Covalent linkage of DOX onto BSP-Hs and micellization

The condensation reaction between primary amines and aldehydes is well-known in organic chemistry, and has been used in drug preparation.39,53 Thus, the anti-cancer drug DOX was covalently linked to BSP-Hs by the reaction of primary amine in DOX with the aldehyde of MAEBA units, forming the DOX-loaded BSP-Hs via acid-labile imine linkage. To identify whether this reaction occurred, the 1H-NMR spectra of the reaction products were measured, and a typical 1H-NMR spectrum of BP(DMAEMA-co-MAEBA-co-DTDMA)(PMAGP)n-DOX is shown in Figure 5A; in addition to the characteristic proton signals of DMAEMA, MAEBA, DTDMA, and MAGP units, we can see aromatic proton signals of DOX at δ =7.20–7.72 ppm. Therefore, the covalent linking of DOX onto the core polymer chains was successful.

Based on the weight increase of the sample and the weight of DOX added, the GEs of DOX were calculated, and the results are listed in Table 4. Since the proton signals of DOX and MAEBA overlap, the content of DOX is difficult to accurately calculate from 1H-NMR data; UV quantitative analysis was used to measure their DLCs, as well as DOX contents, based on the absorption strength alteration at 497 nm,24,54 and the results are listed in Table 4. Based on the molar ratio of DMAEMA:MAEBA:DTDMA:MAGP, theoretical DLC values were calculated; they are 7.3 wt%, 13.1 wt% and 37.6 wt% for BSP-H1, BSP-H2, and BSP-H3, respectively. The measured DLCs are much lower than the corresponding theoretical values. The low GEs and DLCs are ascribed to low reaction efficiency (around 30%) of the primary amine and the aldehyde in the core of BSP-H micelles, due to the bulk of DOX.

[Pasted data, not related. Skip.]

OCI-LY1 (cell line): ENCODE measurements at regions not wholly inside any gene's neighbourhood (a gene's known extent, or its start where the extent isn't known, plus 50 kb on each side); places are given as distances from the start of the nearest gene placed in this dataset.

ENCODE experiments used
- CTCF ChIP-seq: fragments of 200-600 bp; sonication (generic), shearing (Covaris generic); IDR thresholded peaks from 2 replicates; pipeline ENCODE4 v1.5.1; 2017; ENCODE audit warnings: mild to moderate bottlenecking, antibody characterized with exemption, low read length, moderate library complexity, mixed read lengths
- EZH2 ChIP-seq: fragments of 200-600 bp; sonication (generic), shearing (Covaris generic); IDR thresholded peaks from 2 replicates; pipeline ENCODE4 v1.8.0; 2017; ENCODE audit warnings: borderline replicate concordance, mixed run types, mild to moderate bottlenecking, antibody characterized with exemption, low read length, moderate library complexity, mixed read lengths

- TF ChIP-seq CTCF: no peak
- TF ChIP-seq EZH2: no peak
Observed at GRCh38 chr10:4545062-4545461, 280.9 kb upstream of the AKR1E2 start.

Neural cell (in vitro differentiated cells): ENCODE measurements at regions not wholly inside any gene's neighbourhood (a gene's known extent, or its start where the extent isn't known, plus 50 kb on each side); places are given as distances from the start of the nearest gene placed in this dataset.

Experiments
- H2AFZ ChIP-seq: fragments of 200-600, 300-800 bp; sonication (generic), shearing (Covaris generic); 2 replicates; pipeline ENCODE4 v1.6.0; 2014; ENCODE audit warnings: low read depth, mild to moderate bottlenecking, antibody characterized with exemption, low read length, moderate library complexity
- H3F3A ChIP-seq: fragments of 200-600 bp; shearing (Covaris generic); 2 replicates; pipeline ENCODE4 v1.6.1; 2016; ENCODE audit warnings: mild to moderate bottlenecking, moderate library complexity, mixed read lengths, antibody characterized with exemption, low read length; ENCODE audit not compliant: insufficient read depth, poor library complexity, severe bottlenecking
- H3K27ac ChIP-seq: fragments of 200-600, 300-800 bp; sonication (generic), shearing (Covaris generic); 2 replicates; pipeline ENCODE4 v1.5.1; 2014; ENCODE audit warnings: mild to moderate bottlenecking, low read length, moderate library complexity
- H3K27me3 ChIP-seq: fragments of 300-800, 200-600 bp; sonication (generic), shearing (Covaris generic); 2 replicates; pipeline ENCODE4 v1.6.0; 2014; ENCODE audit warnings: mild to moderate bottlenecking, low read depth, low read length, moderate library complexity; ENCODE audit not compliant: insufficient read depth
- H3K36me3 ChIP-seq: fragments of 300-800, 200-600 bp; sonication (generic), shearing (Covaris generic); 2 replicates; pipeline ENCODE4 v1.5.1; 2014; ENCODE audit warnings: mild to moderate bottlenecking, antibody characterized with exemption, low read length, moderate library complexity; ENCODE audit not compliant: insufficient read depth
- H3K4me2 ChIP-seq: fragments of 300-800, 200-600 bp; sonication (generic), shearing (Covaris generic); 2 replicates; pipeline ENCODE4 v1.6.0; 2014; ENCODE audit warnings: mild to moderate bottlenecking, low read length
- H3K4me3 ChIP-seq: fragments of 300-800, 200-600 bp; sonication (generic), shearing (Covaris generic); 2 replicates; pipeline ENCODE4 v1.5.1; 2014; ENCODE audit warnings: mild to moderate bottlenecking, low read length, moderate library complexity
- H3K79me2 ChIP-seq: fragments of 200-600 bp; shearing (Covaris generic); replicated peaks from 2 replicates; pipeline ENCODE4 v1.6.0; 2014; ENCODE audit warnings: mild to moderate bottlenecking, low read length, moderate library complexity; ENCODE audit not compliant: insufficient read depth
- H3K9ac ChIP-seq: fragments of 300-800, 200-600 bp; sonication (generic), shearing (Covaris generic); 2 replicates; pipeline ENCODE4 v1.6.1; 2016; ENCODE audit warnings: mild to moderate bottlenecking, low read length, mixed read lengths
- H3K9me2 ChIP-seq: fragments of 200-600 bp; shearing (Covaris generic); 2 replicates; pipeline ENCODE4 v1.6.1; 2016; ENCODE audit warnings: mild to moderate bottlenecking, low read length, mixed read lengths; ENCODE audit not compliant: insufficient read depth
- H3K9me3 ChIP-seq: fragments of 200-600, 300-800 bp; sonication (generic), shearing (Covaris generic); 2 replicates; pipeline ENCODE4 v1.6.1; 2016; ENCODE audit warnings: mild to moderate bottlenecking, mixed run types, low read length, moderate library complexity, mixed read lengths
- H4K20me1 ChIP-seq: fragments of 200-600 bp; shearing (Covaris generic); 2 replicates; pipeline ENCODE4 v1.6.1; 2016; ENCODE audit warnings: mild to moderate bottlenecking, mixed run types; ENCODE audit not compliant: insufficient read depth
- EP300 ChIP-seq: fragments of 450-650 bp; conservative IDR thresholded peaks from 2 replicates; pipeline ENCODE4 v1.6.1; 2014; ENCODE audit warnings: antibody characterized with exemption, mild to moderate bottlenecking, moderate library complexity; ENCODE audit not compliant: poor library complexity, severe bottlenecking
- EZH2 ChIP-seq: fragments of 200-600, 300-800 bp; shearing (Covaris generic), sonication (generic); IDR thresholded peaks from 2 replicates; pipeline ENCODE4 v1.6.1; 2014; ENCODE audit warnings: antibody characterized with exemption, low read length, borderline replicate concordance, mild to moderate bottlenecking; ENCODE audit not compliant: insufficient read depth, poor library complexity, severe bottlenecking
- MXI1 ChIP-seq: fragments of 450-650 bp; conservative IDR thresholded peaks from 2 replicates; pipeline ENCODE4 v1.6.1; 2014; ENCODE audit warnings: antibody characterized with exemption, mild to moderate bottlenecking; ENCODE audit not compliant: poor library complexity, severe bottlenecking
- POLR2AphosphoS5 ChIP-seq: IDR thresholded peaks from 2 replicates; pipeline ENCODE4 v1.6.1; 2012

Table 4 Characterizations of BP(DMAEMA-co-MAEBA-co-DT DMA)(PMAGP)n-DOX micelles
Notes: aDDLS refers to average diameters (D) of the BP(DMAEMA-MAEBA-DTDMA)(PMAGP)n micelles, which were measured by DLS method. bPDI refers to size distribution of the micelles as measured by dynamic light scattering (DLS) method; cDLC refers to drug-loaded content, which was estimated based on 1H-NMR data. dDetermined by ultraviolet (UV) quantitative analysis. eDetermined by gravimetric method.
Abbreviations: BP(DMAEMA-co-MAEBA-co-DTDMA)(PMAlGP)n, branched poly(2-(N,N-dimethylaminoethyl)methacrylate-co-p-(methacryloylethoxy)benzaldehyde-co-2,2′-dithiodiethoxyl dimethacrylate)(poly(6-O-methacryloyl-1,2; 3,4-di-O-isopropylidene-D-galactopyranose)n; GE, grafting efficiency; BSP, branched star polymer; NMR, nuclear magnetic resonance; 1H-NMR, hydrogen-1 nuclear magnetic resonance; DOX, doxorubicin; PMAGP, poly(6-O-methacryloyl-D-galactopyranose); PDI, polydispersity; BSP-H-DOX, DOX-loaded product.

As discussed, the hydrolyzed products of BSPs, BSP-H1, BSP-H2, and BSP-H3, are dissolved in water, forming spherical micelles. After covalently linking DOX onto the core polymer chains of the BSP-Hs, the DOX-loaded products, BSP-H-DOXs, are also dissolved in water, and the spherical micelles with BP(DMAEMA-MAEBA-DOX-DTDMA) as core and PMAGP as shell are formed, as shown in Figure 1B. To confirm the formation of core–shell micelles, 1H-NMR spectra, TEM, and DLS were used to characterize the assemblies formed. Figure 6A and B are DLS curves of the BSP-Hs and BSP-H-DOXs, respectively, and their size and size distributions are listed in Table 4. Compared to Figure 6A, the diameters of DOX-loaded BSP-Hs (90, 170, and 120 nm) are larger than that of their corresponding precursors (50, 40, and 55 nm). The reason is that covalently linking DOX onto the core polymer chains increases the hydrophobic property of the core, which is consistent with the result observed in self-assembling of asymmetric block copolymers to form crew-cut aggregates.55 Figures S3 and S4 are the TEM images of BSP-Hs and BSP-H-DOXs. Comparing the micelle’s size in Figure S3 with that in Figure S4, both are spherical micelles.